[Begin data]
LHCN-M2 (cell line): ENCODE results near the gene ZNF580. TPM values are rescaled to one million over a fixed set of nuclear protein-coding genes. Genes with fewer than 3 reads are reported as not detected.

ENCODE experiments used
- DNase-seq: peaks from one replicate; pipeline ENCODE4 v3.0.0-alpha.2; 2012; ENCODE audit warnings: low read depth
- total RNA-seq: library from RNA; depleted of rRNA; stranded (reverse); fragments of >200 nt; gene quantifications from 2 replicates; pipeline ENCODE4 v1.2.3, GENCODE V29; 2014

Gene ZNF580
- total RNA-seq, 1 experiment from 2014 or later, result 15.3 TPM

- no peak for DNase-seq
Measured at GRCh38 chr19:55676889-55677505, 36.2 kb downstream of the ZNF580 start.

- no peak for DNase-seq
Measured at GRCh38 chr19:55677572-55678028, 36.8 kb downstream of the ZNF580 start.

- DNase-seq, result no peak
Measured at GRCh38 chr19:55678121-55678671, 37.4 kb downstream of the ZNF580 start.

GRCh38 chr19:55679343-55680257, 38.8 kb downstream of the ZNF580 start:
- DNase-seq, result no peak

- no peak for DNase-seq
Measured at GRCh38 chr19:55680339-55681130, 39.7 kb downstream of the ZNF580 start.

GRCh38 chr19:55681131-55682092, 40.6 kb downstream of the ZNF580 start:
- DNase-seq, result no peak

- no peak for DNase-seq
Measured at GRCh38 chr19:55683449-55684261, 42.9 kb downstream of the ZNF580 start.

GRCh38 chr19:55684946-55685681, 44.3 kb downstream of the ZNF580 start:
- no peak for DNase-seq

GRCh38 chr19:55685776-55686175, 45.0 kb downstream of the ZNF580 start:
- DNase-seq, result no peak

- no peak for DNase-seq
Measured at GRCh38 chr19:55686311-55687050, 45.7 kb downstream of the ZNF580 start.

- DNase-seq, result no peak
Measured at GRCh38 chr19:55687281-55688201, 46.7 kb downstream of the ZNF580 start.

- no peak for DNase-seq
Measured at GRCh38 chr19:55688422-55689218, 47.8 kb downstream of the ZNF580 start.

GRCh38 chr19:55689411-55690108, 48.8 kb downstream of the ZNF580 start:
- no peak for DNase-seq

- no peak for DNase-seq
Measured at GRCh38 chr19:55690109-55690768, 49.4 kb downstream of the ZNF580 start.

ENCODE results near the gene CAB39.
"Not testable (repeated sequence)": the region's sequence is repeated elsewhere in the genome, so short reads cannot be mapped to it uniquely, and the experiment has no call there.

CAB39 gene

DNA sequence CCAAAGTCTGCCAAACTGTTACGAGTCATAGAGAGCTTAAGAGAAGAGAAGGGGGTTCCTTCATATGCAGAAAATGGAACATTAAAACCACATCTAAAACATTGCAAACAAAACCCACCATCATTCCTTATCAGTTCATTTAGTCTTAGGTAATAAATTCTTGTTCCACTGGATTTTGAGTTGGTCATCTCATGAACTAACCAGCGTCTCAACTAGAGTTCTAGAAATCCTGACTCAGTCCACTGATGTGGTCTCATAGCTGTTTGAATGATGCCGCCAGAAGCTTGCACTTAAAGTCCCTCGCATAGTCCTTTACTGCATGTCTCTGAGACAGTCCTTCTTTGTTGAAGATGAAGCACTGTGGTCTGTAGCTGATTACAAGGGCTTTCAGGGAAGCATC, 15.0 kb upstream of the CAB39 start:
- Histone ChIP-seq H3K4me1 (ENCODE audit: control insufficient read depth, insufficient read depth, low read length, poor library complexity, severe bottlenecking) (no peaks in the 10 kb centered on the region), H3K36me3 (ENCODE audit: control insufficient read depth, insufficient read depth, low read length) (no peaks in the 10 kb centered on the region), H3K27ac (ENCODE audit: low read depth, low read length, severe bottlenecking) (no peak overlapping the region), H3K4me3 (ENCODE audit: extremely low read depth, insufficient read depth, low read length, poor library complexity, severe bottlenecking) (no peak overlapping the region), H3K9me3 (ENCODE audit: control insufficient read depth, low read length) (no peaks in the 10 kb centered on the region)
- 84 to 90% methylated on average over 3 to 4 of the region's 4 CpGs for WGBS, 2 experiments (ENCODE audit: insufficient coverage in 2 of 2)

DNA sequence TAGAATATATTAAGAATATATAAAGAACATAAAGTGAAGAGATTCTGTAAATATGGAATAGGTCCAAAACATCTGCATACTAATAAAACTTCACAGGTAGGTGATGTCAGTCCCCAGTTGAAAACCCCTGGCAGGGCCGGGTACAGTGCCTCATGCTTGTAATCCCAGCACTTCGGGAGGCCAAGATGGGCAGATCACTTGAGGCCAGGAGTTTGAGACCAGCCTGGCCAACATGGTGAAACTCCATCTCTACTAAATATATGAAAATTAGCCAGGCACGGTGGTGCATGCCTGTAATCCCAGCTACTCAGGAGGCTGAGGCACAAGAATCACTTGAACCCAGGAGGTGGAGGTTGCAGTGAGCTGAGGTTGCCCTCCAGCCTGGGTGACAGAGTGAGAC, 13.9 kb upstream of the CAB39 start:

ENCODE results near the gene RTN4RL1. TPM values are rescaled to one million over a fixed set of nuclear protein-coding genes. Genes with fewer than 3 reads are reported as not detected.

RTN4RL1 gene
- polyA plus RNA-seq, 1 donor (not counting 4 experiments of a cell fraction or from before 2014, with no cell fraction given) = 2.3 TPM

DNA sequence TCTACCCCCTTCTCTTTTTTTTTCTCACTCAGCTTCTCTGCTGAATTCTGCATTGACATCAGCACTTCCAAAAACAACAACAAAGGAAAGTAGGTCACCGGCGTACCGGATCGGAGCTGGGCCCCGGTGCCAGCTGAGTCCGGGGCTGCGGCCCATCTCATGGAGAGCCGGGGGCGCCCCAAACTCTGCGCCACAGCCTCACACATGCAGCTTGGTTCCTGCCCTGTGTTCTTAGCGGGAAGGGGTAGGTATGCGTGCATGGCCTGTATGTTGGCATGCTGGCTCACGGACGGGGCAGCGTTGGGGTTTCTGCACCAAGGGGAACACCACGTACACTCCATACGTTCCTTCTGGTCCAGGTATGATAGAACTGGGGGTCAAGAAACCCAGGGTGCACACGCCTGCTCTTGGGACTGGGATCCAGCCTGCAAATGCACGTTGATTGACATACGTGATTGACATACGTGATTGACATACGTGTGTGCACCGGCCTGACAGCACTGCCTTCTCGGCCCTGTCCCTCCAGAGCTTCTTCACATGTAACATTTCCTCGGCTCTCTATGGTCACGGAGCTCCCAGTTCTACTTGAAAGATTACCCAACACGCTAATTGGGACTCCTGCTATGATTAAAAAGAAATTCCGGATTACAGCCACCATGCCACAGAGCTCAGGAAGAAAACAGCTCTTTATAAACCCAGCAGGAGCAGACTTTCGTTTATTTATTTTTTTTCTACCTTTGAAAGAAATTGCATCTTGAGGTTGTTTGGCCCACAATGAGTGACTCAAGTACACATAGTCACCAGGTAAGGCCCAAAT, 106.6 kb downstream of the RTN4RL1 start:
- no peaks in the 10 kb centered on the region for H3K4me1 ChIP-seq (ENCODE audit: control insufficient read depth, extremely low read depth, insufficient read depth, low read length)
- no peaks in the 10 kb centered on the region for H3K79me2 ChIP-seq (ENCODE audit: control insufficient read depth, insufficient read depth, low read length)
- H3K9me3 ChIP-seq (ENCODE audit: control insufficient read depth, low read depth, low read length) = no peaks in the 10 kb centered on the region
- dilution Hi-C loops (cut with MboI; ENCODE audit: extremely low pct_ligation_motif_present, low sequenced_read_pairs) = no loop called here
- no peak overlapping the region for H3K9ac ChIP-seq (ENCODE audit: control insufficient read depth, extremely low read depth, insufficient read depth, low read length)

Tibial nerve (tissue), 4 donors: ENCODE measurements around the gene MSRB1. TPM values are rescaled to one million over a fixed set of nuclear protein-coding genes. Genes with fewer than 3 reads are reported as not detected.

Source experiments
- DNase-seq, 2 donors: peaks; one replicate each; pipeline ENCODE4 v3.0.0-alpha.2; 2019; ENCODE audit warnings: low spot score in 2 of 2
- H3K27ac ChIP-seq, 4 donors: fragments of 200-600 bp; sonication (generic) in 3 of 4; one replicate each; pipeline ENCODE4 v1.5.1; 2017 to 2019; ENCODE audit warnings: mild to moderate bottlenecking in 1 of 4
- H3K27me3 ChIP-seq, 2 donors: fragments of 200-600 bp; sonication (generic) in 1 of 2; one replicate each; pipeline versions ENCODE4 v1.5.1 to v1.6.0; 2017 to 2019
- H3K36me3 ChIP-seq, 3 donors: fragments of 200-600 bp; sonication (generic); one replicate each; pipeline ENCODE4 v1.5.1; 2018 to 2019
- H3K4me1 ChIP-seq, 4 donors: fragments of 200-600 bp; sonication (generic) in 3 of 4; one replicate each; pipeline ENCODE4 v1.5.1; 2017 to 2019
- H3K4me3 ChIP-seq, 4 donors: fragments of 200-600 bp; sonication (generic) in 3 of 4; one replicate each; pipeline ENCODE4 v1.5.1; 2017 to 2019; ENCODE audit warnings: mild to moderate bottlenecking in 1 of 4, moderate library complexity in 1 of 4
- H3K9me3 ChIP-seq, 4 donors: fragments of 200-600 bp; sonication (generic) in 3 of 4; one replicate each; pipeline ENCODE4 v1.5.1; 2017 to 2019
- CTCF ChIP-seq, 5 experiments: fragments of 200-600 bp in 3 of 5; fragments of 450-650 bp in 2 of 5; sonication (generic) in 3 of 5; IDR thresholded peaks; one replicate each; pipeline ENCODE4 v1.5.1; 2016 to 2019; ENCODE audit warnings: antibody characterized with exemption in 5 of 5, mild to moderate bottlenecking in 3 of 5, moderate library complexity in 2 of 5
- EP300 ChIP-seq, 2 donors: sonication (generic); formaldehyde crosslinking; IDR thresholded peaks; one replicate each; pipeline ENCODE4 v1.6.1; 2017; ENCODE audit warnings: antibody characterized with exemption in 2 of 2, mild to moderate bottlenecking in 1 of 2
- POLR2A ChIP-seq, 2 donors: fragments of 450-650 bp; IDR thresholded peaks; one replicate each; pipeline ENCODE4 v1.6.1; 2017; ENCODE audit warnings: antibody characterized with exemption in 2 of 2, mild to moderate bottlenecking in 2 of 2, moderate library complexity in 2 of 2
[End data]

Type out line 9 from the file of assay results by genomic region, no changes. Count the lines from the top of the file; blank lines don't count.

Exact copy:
- no peak for DNase-seq